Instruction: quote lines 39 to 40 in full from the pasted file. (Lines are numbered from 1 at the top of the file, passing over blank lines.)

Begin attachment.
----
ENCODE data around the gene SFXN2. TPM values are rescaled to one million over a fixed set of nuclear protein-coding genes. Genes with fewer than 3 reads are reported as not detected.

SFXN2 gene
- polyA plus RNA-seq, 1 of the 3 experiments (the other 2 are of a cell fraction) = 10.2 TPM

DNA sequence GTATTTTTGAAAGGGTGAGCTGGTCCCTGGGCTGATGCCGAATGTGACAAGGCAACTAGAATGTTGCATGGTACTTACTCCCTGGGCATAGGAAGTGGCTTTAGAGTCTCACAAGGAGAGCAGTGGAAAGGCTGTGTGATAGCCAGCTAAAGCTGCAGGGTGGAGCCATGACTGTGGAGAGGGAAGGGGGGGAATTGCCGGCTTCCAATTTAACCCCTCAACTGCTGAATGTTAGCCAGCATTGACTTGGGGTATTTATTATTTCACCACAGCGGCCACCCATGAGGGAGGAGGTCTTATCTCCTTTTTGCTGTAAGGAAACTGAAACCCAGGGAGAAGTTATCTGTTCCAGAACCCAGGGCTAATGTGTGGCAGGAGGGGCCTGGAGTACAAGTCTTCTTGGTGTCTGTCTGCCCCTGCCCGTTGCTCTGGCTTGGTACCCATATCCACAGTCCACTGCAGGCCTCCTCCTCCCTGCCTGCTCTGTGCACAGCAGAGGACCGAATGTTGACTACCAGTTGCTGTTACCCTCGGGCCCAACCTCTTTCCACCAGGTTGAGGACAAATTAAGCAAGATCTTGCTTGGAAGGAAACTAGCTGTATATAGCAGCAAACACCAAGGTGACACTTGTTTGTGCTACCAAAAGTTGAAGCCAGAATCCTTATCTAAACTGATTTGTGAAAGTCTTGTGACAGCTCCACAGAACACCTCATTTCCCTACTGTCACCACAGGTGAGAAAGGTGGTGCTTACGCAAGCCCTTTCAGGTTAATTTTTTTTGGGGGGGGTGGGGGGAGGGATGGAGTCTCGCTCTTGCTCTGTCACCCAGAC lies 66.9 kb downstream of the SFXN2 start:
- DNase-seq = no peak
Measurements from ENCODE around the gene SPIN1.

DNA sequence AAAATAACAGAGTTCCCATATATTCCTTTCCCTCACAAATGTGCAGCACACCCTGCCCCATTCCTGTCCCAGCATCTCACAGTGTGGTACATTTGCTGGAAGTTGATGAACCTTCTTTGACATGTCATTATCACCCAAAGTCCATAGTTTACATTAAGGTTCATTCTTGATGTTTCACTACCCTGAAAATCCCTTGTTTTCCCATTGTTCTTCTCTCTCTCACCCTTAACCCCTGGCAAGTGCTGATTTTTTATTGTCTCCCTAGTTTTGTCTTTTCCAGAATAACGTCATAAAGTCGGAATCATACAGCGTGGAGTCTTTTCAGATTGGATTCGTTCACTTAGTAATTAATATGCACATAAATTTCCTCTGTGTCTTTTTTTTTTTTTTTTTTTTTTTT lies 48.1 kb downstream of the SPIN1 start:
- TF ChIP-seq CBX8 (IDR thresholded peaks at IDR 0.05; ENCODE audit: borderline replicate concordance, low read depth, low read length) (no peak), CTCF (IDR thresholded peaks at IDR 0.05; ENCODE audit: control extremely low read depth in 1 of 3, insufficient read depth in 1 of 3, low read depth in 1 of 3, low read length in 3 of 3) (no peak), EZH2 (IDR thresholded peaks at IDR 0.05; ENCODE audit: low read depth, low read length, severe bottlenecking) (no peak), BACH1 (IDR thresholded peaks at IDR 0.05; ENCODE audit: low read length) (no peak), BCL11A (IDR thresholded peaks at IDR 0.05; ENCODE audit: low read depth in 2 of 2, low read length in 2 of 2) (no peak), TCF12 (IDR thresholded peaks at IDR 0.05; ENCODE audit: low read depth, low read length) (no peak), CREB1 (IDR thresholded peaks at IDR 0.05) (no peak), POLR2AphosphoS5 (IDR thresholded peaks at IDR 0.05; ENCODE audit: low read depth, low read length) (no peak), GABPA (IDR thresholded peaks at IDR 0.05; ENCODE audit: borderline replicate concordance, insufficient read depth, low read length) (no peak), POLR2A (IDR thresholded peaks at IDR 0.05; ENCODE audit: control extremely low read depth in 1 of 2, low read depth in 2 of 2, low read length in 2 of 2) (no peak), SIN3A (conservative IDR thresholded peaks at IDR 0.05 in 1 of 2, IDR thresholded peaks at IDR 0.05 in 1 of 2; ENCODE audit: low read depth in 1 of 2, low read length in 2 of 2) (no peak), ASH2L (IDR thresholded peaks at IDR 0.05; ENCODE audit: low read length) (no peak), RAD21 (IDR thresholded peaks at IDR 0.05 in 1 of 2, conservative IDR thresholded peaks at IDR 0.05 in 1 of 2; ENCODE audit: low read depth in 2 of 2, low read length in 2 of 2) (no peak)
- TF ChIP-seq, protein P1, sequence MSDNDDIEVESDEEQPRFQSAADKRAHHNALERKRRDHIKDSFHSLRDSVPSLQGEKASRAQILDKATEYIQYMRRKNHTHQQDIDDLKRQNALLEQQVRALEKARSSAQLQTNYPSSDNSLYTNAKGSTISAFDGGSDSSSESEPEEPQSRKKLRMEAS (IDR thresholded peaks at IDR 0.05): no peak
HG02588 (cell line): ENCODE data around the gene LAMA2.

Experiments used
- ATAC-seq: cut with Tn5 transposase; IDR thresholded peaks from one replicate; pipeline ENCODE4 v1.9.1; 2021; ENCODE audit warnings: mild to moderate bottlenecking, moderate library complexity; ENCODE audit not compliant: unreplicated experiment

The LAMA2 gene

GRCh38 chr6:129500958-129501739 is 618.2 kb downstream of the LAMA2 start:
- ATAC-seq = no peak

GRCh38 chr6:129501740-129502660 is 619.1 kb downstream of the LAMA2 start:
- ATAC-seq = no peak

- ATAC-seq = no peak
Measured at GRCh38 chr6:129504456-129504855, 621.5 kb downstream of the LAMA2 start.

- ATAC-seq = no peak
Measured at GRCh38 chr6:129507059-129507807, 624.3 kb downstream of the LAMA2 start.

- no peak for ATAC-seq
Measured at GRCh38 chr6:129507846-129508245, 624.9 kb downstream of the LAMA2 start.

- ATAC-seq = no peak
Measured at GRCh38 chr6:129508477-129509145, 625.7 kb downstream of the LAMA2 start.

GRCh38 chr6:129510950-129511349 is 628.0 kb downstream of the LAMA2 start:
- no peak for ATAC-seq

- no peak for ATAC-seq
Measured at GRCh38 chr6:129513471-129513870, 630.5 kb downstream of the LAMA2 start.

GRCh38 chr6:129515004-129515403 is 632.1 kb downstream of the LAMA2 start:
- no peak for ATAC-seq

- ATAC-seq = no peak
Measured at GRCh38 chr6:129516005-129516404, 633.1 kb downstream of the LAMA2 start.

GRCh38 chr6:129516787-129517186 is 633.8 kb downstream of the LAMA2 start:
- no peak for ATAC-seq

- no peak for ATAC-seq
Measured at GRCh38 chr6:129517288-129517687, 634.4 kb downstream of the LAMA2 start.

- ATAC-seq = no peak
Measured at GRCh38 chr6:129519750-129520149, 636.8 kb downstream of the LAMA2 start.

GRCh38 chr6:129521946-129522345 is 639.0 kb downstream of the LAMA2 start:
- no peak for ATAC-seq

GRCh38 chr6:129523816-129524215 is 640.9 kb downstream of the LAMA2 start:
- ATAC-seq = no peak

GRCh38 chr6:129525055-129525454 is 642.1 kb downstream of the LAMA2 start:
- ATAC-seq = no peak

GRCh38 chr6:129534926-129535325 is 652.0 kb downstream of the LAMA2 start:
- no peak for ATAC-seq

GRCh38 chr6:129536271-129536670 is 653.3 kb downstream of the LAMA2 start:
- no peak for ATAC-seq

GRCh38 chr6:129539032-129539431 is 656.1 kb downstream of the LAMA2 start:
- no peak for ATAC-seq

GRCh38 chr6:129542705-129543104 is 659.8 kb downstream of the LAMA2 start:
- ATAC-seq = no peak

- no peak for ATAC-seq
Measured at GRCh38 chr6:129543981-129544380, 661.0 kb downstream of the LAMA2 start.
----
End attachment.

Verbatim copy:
Measured at GRCh38 chr6:129519750-129520149, 636.8 kb downstream of the LAMA2 start.

GRCh38 chr6:129521946-129522345 is 639.0 kb downstream of the LAMA2 start: